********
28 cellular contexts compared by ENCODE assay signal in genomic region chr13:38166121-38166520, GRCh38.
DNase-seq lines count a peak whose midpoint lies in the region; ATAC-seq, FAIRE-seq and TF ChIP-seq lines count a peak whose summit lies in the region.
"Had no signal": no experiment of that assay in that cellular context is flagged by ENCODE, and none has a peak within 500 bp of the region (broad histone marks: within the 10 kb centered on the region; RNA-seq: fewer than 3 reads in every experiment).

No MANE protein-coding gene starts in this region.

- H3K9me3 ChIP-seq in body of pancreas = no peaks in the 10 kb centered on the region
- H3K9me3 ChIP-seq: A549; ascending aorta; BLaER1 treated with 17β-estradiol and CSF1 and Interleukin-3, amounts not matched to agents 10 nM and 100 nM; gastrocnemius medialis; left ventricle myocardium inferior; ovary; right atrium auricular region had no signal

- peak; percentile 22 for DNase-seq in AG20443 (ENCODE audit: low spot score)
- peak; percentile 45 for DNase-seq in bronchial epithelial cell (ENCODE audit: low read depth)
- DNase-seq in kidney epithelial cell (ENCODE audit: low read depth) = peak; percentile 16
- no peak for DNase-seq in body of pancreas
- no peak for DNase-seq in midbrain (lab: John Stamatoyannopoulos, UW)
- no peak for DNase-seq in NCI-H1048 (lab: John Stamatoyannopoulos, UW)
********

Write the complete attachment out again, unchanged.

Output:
28 cellular contexts compared by ENCODE assay signal in genomic region chr13:38166121-38166520, GRCh38.
DNase-seq lines count a peak whose midpoint lies in the region; ATAC-seq, FAIRE-seq and TF ChIP-seq lines count a peak whose summit lies in the region.
"Had no signal": no experiment of that assay in that cellular context is flagged by ENCODE, and none has a peak within 500 bp of the region (broad histone marks: within the 10 kb centered on the region; RNA-seq: fewer than 3 reads in every experiment).

No MANE protein-coding gene starts in this region.

- H3K9me3 ChIP-seq in body of pancreas = no peaks in the 10 kb centered on the region
- H3K9me3 ChIP-seq: A549; ascending aorta; BLaER1 treated with 17β-estradiol and CSF1 and Interleukin-3, amounts not matched to agents 10 nM and 100 nM; gastrocnemius medialis; left ventricle myocardium inferior; ovary; right atrium auricular region had no signal

- peak; percentile 22 for DNase-seq in AG20443 (ENCODE audit: low spot score)
- peak; percentile 45 for DNase-seq in bronchial epithelial cell (ENCODE audit: low read depth)
- DNase-seq in kidney epithelial cell (ENCODE audit: low read depth) = peak; percentile 16
- no peak for DNase-seq in body of pancreas
- no peak for DNase-seq in midbrain (lab: John Stamatoyannopoulos, UW)
- no peak for DNase-seq in NCI-H1048 (lab: John Stamatoyannopoulos, UW)